SFGate, July 9, 2000
A Masterpiece of Love and Bureaucracy in Soviet Poland
Sheila Farr

 Antoni Libera is a 50-year-old Polish critic, translator and theater director whose first novel, "Madame," has just been published in English. If he never writes another thing, it doesn't matter. His place in world literature is already firmly established with this book: a dazzling piece of invention so mindfully constructed and recklessly inspired it doesn't want reviewing but worship.

"Madame" is about the aspirations and frustrations of a budding artist whose every instinct is at odds with the stagnant culture of 1960s Poland. The narrator is a high school boy -- drunk on music, theater and the power of words -- who flings himself wholeheartedly against the Soviet dogma of his school curriculum. He eats and breathes literature, and sometimes finds himself reliving it in astonishing bursts of creative fervor.

One day, for example, he goes to the office of the Amateur and School Theatrical Events Board (the name reeks of bureaucracy) to register his group in a drama competition. The board's smug secretary, buffing her nails, informs him the deadline for entry was at noon. It's now past noon, and there's no sympathy in her eyes.

As he stalls, trying to think of some way to soften her, a local Shakespearean actor, famous for his Prospero (and judge of the competition in question), strides into the office with his entourage. Seized with inspiration, our narrator begins reciting Ariel's lines in "The Tempest." The flattered actor responds in character, so the narrator improvises -- in iambic pentameter, no less:

"This pageant, Liege, on which your justice will ere long pronounce I would fain enter; but this dread Sycorax. . . . This monstrous hag, who here doth sit and paint Her claws all day, informs me that the deadline Now is past. It passed at noon, she says."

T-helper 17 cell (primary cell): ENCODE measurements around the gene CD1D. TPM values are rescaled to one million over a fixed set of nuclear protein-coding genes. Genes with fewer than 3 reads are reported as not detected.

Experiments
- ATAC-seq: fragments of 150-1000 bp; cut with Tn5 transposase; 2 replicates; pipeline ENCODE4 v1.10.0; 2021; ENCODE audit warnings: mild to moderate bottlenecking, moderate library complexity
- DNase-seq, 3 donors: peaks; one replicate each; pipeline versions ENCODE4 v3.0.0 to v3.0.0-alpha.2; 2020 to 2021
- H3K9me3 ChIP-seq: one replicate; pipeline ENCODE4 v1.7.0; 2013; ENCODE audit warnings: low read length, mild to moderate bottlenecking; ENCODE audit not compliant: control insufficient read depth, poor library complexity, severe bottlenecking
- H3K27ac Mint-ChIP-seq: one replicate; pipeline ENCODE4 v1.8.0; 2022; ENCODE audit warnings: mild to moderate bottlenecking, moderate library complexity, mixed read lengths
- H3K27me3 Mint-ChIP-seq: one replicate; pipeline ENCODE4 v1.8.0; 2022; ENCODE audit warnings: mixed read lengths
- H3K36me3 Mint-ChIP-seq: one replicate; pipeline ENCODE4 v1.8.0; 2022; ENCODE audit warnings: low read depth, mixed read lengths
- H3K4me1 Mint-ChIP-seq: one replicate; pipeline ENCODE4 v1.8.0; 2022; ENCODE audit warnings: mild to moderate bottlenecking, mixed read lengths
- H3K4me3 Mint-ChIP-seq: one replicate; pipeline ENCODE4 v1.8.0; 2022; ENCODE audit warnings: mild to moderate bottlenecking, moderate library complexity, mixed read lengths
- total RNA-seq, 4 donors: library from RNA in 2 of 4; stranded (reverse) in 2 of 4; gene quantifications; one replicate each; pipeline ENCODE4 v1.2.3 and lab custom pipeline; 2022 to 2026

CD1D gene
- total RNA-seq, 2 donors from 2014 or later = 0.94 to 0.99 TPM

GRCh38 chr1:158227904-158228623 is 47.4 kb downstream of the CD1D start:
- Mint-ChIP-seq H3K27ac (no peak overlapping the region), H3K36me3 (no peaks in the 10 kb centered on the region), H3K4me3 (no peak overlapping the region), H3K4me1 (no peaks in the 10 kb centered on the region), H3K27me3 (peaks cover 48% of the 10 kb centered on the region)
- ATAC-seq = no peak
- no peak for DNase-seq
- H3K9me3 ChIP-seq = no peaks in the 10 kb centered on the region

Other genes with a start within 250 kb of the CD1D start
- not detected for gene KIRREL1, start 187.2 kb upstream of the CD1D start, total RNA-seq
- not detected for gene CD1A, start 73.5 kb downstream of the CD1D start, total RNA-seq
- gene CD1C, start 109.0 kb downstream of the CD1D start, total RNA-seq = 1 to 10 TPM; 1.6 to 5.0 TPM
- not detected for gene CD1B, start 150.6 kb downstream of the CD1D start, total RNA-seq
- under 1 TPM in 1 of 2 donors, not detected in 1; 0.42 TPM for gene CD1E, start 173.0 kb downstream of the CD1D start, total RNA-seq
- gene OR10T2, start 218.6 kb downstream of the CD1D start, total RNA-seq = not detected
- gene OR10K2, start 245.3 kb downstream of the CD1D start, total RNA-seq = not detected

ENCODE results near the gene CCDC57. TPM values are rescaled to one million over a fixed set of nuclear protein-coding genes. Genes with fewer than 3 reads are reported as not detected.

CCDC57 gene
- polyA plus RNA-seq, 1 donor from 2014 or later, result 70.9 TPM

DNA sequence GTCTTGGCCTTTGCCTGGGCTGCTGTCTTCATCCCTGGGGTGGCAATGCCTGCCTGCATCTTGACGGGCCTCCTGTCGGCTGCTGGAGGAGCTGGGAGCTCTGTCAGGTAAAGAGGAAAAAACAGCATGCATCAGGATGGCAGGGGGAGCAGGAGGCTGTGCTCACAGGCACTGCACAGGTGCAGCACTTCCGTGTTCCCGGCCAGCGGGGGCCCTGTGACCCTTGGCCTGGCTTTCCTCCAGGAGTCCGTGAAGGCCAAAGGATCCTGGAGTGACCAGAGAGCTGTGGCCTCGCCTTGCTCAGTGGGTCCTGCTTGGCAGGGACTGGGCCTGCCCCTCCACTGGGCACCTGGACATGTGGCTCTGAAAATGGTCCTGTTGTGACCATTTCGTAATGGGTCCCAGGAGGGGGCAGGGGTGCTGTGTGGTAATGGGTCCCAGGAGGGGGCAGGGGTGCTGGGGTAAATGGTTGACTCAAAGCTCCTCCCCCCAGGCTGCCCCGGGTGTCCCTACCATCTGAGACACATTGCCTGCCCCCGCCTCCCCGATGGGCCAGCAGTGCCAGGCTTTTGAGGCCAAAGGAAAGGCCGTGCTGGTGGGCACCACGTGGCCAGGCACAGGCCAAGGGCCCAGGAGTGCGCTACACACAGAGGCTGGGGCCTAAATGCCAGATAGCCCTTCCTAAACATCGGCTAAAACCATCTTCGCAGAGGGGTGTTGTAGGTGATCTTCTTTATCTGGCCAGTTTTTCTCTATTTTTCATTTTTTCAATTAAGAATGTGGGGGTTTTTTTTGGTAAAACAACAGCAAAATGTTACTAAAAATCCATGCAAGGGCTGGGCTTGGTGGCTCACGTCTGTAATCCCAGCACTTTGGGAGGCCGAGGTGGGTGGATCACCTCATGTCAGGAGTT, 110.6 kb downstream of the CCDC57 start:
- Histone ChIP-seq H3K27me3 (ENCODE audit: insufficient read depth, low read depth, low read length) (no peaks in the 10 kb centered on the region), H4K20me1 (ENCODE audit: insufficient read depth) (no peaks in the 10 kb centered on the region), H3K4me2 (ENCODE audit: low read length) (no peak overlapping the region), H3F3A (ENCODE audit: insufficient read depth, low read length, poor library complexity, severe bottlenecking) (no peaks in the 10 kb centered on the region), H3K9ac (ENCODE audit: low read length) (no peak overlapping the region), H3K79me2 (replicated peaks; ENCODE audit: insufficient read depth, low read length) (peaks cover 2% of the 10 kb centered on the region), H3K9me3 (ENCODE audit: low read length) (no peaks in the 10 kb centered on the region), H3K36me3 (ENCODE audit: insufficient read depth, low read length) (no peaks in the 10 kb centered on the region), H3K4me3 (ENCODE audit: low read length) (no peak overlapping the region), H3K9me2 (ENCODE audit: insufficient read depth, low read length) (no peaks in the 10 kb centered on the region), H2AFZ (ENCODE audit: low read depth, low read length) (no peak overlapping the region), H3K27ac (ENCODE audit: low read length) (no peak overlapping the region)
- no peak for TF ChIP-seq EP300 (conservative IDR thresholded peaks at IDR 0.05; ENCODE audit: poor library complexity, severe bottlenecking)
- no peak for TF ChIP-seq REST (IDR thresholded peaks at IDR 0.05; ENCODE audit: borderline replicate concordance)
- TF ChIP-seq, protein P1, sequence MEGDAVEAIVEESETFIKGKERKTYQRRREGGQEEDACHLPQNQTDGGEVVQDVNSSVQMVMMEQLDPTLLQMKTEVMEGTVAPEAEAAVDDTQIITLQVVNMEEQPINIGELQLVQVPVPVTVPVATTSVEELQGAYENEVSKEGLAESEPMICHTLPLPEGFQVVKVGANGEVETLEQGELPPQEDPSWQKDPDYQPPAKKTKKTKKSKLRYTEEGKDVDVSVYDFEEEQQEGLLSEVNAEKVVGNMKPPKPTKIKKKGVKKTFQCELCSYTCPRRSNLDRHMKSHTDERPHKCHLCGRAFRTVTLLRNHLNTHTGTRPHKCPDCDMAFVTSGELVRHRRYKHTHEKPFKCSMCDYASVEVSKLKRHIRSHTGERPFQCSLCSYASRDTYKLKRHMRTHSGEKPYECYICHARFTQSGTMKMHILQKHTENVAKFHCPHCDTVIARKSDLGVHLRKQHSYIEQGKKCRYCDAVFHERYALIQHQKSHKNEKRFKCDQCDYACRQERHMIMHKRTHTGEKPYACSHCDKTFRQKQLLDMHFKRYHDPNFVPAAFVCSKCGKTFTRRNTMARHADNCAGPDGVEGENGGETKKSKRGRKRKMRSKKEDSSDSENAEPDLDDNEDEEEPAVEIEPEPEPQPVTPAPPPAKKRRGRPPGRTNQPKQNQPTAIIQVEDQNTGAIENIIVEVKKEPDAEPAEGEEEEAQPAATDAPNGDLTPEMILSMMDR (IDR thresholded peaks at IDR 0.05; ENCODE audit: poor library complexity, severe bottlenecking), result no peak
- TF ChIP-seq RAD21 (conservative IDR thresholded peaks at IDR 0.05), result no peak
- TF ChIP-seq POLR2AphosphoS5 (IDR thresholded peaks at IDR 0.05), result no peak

Suffice it to say, his performance gets him around the rules and into the competition. But that triumph fades when our narrator discovers a more formidable challenge. It's Madame, director of the high school and French teacher extraordinaire, known to her awed students as the Ice Queen: "(S)he was like something not quite of this world, a goddess who by some miracle had stepped down to earth from Olympus," the narrator tells us. Misted in Chanel No. 5 and wearing Parisian silk, Madame stands worlds apart from the other frumpy teachers and administrators who timidly toe the party line.

Outside of school, Madame is at home in the mysterious world of the Centre de Civilisation Francaise, where foreign art and movies are shown. To our narrator, surrounded by dull bureaucrats, Madame represents the Mont Blanc of culture, intellect and accomplishment -- and besides, she's gorgeous. He falls hopelessly in love.

When our narrator realizes he's smitten, he decides to pursue Madame with every ounce of his formidable ingenuity. It will be a seduction of the mind, he decides, with words as his romantic weapons. He will play a chess game of desire to capture this formidable Queen, evoking, in his ruthless passion, all the great loves of literature from Aeschylus to Shakespeare, Dante to Proust.

Our narrator admits to us that he has been "corrupted by literature" and is given to bouts of "mythomania." Any reader similarly afflicted will no doubt succumb to his allusions long before Madame begins to show the first telltale signs of reciprocal affection.

While we are being charmed by "Madame," we, like our narrator, are also being instructed, not just in literature but also in history. The book is a primer on the way life worked behind the Iron Curtain. Censorship, hidden rules, pettiness, the truth disregarded for the glory of the regime, intellectual pursuits systematically thwarted. "A pathetic round of daily rituals in a wretched conquered province," Libera writes. "A world where you relied on 'drops' and parcels of frumpy castoffs from the West and listened to Radio Free Europe."

In this wasteland, Madame embodies not only beauty but also truth. She becomes the mistress of our narrator's imagination and, in a very real sense, his muse. What she bestows on him with her favor is the secret and universal weapon against tyranny: art.

"Madame" has everything: poetry, politics and love. The story is full of exuberant digressions and heroic asides by which our narrator subverts all the clumsy efforts of the Communist dolts who try to make him conform. Sometimes his oppressors are laughable in their stupidity, sometimes truly demonic.

Therein lies the delicious irony of Libera's story. The more repressive a regime is, the more creative will be the efforts to undermine it. "Madame" is a metaphor for that struggle, and, in creating it, Libera has scored a beautiful victory for the better half of human nature.